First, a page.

You’ve probably heard this sobering statistic: Nearly one in three children and adolescents in the U.S. is overweight or obese. And did you know that our nation’s young people are predicted to have a lower life expectancy than most grownups today?
One of the problems is that kids are sitting more and moving less. Most spend nearly half of their waking hours in school without any scheduled physical activity time. Daily physical education (what most of us know as PE) is provided in only 4 percent of elementary schools, 8 percent of middle schools, and 2 percent of high schools across the nation.
As a member of the President’s Council on Fitness, Sports & Nutrition (PCFSN) within the U.S. Department of Health and Human Services, I was privileged to chair the committee that developed the Physical Activity Guidelines for Americans Midcourse Report: Strategies to Increase Physical Activity Among Youth. We convened a tremendous team to create the report, which we released last week at the Partnership for a Healthier America Summit in Washington, D.C.
The report builds upon the federal Physical Activity Guidelines for Americans that recommend 60 minutes or more of daily physical activity for youths. It focuses on five areas where kids live, learn, and play — school, preschool and childcare, community, family and home, and primary care — and addresses how kids can fit that hour of activity into their day. It reveals what is already working and also details ways we — parents, policymakers, health care providers, school teachers/administrators, and community leaders — can help.
So, what did we learn? School is a great place to start.
There are lots of ways to fit physical activity into the school day, through enhanced PE classes, recess, walking or biking to and from school, creating before- and after-school activities, and introducing classroom activity breaks. Even in preschool, where 4.8 million American youngsters ages 3-5 spend a portion of their day, trained instructors can encourage active play and help children develop healthy habits early in life.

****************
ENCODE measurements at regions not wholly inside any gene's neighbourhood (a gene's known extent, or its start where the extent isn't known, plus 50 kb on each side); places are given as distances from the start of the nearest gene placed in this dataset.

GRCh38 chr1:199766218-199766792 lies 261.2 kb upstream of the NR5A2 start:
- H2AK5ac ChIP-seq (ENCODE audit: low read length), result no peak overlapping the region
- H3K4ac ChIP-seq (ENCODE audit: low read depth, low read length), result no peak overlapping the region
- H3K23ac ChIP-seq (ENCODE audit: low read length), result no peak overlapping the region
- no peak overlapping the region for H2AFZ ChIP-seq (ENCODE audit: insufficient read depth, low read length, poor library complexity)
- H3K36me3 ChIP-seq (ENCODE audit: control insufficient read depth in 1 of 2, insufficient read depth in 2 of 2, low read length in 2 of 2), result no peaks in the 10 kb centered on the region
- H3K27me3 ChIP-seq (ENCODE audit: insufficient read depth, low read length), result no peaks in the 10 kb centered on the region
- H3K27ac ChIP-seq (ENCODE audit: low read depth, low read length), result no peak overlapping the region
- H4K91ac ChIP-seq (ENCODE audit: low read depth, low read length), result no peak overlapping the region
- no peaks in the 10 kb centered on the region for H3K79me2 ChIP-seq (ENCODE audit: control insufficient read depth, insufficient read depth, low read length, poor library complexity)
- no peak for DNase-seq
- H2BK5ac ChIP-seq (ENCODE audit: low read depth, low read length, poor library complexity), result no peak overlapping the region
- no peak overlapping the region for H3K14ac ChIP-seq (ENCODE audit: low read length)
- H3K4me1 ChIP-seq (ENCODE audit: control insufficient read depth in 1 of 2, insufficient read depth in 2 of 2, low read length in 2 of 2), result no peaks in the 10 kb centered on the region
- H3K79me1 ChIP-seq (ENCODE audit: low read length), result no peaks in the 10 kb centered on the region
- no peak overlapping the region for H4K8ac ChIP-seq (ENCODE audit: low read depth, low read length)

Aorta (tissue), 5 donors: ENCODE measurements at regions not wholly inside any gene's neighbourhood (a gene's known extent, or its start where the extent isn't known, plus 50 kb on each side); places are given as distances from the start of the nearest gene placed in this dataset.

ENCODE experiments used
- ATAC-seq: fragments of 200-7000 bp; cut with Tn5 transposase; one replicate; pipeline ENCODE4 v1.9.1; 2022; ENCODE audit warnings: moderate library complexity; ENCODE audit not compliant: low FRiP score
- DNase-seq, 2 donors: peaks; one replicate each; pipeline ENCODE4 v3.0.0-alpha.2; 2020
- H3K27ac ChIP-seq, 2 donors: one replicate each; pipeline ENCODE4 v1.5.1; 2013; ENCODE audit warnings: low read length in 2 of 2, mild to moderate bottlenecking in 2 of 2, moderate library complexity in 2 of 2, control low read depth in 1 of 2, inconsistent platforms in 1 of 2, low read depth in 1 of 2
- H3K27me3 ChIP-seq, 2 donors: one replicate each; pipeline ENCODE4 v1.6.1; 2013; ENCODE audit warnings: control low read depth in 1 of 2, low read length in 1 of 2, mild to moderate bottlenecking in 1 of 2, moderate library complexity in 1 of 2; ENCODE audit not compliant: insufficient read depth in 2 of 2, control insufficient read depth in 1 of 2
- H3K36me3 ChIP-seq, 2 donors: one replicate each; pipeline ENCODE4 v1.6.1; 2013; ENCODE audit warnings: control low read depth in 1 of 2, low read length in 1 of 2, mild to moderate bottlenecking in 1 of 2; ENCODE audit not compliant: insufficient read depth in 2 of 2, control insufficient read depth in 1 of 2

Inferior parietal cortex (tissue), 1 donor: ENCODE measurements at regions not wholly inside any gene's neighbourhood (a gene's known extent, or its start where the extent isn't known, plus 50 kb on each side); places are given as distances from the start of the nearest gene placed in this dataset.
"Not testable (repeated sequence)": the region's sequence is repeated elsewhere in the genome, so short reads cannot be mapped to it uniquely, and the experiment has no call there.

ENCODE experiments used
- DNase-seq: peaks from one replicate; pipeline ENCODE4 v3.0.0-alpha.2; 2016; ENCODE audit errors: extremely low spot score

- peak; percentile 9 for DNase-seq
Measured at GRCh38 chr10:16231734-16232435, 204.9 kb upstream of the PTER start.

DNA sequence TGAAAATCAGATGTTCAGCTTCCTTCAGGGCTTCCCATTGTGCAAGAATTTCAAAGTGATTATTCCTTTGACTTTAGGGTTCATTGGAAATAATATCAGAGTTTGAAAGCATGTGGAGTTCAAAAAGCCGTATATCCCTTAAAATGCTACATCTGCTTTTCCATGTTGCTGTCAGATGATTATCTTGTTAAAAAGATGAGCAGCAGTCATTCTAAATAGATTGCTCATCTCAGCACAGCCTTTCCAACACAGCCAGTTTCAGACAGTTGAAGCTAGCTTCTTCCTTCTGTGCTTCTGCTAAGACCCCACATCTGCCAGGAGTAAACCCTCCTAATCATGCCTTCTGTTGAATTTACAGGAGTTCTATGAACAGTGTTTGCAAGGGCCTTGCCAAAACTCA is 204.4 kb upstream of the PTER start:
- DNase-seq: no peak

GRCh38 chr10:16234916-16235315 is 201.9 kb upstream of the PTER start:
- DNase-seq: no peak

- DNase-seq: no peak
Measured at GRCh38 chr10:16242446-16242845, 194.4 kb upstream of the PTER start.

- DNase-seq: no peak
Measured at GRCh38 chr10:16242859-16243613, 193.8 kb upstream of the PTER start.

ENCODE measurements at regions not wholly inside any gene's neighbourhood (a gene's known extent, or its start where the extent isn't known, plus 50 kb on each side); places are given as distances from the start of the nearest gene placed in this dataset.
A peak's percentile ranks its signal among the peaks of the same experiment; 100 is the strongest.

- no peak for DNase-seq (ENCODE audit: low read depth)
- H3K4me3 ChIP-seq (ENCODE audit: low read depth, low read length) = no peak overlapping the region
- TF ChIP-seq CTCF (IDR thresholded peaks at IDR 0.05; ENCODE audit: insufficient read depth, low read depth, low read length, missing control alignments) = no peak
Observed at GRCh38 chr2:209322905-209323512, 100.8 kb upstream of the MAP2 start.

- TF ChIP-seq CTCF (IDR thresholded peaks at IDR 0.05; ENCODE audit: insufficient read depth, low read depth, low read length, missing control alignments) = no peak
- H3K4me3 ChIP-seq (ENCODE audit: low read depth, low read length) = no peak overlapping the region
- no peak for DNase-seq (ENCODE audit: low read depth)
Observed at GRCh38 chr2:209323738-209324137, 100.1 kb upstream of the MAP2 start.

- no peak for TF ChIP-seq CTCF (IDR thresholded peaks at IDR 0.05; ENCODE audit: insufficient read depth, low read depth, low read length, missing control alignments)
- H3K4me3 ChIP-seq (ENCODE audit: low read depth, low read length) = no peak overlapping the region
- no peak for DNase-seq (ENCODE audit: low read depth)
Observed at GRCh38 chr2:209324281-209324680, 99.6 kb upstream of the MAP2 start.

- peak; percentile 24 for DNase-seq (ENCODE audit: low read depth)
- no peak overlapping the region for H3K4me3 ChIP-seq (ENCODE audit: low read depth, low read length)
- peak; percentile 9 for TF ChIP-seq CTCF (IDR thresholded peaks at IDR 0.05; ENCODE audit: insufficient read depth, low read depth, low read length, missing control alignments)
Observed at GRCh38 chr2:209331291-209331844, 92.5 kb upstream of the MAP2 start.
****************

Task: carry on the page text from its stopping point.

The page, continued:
Happily, there are places where this is already happening. At Namaste Charter School in Chicago, for example, students enjoy physical activity during a morning fitness session, recess, PE, and in their classrooms. At Greenville, S.C.’s Legacy Charter School, students participate in at least 45 minutes of daily PE. This is more than encouraging; it’s critical, because active kids do better in school and obese kids miss more school days than their peers. Teachers also report that students enrolled in structured activity programs during the school day are better behaved and experience fewer incidents of bullying.
Yet there is a lot more work to be done, and we all have a role to play. Parents should consider forming groups or joining the PTA to talk to school principals about including more activity in the school day. Families can work together to encourage communities to create safe places to walk and play. And we all should be serving as role models for our children by getting up and being more active ourselves.
In 2007, the Robert Wood Johnson Foundation (RWJF) committed $500 million to reversing childhood obesity by 2015. First Lady Michelle Obama has a similar goal to solve the challenge of childhood obesity within a generation. Fortunately, the needle is starting to move in the right direction. A recent RWJF report showed rates of childhood obesity are declining in Philadelphia, New York City, Mississippi, and California.
We need to keep the momentum going. That’s why the First Lady recently announced another element of the Let’s Move! initiative, called Let’s Move! Active Schools. Under this program, parents, teachers or administrators can sign up to learn six simple steps that will make their schools more active. (Learn more at www.LetsMoveSchools.org.)
So what are you going to do to get kids moving? I’d love to hear your ideas and suggestions of how we all can make sure we are doing all we can to raise healthy kids.
To read the Physical Activity Guidelines Midcourse Report: Strategies to Increase Physical Activity Among Youth, and to view the “60 Minutes or More a Day Where Kids Live, Learn, and Play” infographic, visit www.health.gov/paguidelines/midcourse.
For more by Risa Lavizzo-Mourey, M.D., click here.
For more on fitness and exercise, click here.